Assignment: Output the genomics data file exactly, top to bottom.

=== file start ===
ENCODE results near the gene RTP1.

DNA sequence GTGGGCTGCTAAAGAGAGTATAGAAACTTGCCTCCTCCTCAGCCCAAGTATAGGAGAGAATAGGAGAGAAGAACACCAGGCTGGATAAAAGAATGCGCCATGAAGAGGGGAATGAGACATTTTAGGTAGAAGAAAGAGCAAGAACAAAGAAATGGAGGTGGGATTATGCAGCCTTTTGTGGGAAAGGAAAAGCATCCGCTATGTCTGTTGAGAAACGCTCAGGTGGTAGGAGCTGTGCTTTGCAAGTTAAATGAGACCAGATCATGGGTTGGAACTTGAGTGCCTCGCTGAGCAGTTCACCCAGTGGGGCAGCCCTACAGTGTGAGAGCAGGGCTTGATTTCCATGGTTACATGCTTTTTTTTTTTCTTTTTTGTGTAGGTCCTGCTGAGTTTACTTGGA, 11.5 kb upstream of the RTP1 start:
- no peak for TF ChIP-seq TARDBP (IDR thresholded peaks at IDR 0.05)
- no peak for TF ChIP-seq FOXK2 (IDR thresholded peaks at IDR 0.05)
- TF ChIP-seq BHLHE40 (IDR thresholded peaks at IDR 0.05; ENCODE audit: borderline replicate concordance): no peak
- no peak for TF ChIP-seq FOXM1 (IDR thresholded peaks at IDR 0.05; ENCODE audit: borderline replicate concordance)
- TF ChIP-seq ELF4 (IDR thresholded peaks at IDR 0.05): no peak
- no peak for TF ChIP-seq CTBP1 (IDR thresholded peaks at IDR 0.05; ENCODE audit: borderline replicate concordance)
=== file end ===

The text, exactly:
ENCODE results near the gene RTP1.

DNA sequence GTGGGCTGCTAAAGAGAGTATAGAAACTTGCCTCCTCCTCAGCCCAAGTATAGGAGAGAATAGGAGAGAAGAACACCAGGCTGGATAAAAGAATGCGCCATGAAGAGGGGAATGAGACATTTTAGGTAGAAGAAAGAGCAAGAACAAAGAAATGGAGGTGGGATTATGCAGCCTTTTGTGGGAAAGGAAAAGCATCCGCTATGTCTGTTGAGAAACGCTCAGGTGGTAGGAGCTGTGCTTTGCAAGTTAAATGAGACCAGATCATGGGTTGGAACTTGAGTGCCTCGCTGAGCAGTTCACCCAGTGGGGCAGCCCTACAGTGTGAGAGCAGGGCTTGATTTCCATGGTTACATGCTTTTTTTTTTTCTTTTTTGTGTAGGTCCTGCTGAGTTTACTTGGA, 11.5 kb upstream of the RTP1 start:
- no peak for TF ChIP-seq TARDBP (IDR thresholded peaks at IDR 0.05)
- no peak for TF ChIP-seq FOXK2 (IDR thresholded peaks at IDR 0.05)
- TF ChIP-seq BHLHE40 (IDR thresholded peaks at IDR 0.05; ENCODE audit: borderline replicate concordance): no peak
- no peak for TF ChIP-seq FOXM1 (IDR thresholded peaks at IDR 0.05; ENCODE audit: borderline replicate concordance)
- TF ChIP-seq ELF4 (IDR thresholded peaks at IDR 0.05): no peak
- no peak for TF ChIP-seq CTBP1 (IDR thresholded peaks at IDR 0.05; ENCODE audit: borderline replicate concordance)